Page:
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Photo: AP

The Trump administration is making it more difficult for employment-based visa holders to extend their status in the U.S. — another blow to companies (particularly large technology firms) that rely on H-1B visas to hire high-skilled workers from other countries.

The big picture: With new policy guidance, foreign workers applying for visa extensions will face more scrutiny.

The administration is making it clear that federal immigration officers can and should ask more questions to make sure only the best applicants are deemed eligible for work visas. It's part of the administration's broader efforts to crack down on H-1B and other company-sponsored visas that, it believes, are prone to abuse and take good-paying jobs away from Americans.

The details: Currently, immigration officers reviewing visa extension applications defer to prior eligibility decisions for that visa — which means if a person was found to be eligible for an initial work visa, they would usually be considered eligible for an extension of that visa. But in a memo released late Monday, U.S. Citizenship and Immigration Services rescinded that policy and instructed its officers to apply the same level of scrutiny to both initial petitions and extension requests, consistent with policies "that protect the interests of U.S. workers."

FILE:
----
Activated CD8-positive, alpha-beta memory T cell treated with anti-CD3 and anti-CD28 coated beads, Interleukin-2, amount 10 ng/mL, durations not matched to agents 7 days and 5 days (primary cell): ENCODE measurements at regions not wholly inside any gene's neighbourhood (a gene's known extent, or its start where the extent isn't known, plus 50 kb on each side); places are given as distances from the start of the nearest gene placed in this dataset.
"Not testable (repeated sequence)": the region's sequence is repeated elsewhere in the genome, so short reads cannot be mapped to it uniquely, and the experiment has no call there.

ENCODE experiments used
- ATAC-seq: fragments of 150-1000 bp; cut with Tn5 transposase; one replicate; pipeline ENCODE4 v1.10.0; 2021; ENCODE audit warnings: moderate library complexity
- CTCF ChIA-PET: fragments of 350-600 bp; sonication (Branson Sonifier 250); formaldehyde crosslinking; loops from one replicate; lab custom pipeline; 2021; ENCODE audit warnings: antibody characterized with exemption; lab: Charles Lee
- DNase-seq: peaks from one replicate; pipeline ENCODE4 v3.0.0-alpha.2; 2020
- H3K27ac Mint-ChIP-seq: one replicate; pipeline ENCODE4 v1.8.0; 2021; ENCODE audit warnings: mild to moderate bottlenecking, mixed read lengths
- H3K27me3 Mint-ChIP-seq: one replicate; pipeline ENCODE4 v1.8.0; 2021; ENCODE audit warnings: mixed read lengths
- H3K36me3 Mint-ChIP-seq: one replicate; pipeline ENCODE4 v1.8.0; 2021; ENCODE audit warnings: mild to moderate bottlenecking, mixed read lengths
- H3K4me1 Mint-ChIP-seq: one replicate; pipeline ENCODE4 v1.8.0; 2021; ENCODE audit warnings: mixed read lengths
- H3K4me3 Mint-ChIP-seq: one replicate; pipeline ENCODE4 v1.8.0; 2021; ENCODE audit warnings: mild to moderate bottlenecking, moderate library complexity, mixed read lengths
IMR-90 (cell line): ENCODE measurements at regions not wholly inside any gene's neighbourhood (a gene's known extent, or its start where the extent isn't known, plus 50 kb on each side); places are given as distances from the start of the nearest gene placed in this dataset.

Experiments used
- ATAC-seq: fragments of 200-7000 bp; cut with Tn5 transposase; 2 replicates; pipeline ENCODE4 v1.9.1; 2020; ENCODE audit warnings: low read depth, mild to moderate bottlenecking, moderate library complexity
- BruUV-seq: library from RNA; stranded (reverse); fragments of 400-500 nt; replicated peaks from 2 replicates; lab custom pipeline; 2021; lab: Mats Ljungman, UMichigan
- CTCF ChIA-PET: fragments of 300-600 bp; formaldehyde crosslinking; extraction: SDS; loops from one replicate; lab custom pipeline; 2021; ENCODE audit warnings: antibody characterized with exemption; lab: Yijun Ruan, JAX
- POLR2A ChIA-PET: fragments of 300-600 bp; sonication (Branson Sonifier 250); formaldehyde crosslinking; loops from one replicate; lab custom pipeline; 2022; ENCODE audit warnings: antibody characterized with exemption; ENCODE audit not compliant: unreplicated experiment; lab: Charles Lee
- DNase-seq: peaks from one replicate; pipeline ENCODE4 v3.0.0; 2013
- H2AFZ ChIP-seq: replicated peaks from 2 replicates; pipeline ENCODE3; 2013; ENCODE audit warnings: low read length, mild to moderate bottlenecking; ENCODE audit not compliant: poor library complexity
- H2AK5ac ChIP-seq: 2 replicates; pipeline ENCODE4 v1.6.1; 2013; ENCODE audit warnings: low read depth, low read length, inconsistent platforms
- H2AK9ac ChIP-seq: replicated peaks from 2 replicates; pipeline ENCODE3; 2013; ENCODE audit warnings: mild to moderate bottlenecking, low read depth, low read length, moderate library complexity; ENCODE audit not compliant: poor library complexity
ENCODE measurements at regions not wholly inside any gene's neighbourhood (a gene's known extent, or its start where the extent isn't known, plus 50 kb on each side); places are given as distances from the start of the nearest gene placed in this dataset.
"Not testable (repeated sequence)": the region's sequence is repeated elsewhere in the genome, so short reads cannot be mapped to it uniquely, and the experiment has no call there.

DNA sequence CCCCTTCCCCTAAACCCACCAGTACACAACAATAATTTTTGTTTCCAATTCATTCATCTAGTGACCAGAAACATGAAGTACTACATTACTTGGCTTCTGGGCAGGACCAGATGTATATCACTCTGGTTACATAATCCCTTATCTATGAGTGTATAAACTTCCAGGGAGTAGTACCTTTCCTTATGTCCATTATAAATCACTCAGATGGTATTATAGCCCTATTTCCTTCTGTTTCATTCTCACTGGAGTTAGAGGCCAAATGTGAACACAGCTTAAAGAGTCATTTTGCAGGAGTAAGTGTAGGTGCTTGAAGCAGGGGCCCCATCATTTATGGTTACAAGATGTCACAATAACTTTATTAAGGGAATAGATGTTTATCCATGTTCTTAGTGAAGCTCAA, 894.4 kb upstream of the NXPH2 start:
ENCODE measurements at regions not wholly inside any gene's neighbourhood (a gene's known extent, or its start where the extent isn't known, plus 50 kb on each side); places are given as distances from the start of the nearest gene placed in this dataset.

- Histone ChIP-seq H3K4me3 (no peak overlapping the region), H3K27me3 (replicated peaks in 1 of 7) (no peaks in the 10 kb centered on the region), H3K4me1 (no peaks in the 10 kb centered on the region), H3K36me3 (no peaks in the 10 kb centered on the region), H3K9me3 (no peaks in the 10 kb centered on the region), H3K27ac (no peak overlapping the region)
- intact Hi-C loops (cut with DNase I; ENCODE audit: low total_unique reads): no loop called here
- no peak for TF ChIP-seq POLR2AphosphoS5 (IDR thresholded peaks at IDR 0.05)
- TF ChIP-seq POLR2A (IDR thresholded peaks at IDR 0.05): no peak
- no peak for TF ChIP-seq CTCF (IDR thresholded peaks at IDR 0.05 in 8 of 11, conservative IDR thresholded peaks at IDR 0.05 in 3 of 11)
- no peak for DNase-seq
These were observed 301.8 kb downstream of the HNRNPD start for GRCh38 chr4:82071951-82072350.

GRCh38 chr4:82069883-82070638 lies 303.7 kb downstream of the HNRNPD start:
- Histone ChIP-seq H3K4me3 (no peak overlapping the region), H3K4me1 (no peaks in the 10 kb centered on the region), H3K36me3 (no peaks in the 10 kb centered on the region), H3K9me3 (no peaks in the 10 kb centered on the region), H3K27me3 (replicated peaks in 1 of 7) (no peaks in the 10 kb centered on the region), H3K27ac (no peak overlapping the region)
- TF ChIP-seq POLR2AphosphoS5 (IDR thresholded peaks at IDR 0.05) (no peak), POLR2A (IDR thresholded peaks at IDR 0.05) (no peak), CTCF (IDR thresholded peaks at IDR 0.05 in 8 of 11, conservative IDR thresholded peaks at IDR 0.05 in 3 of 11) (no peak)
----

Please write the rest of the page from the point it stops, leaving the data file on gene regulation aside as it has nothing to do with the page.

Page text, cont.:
Editor's Note: Sign up for Axios newsletters to get our smart brevity delivered to your inbox every morning.

Go deeper

America's Chinese communities struggle with online disinformation

Illustration: Annelise Capossela/Axios

Disinformation has proliferated on Chinese-language websites and platforms like WeChat that are popular with Chinese speakers in the U.S., just as it has on English-language websites.

Why it matters: There are fewer fact-checking sites and other sources of reliable information in Chinese, making it even harder to push back against disinformation.

Pennsylvania certifies Biden's victory

Photo: Aimee Dilger/SOPA Images/LightRocket via Getty Images

Pennsylvania officials on Tuesday certified the state's presidential election results, making President-elect Joe Biden's win in the key battleground official.

Why it matters: The move deals another blow to President Trump's failed efforts to block certification in key swing states that he lost to Biden. It also comes one day after officials voted to certify Biden's victory in Michigan.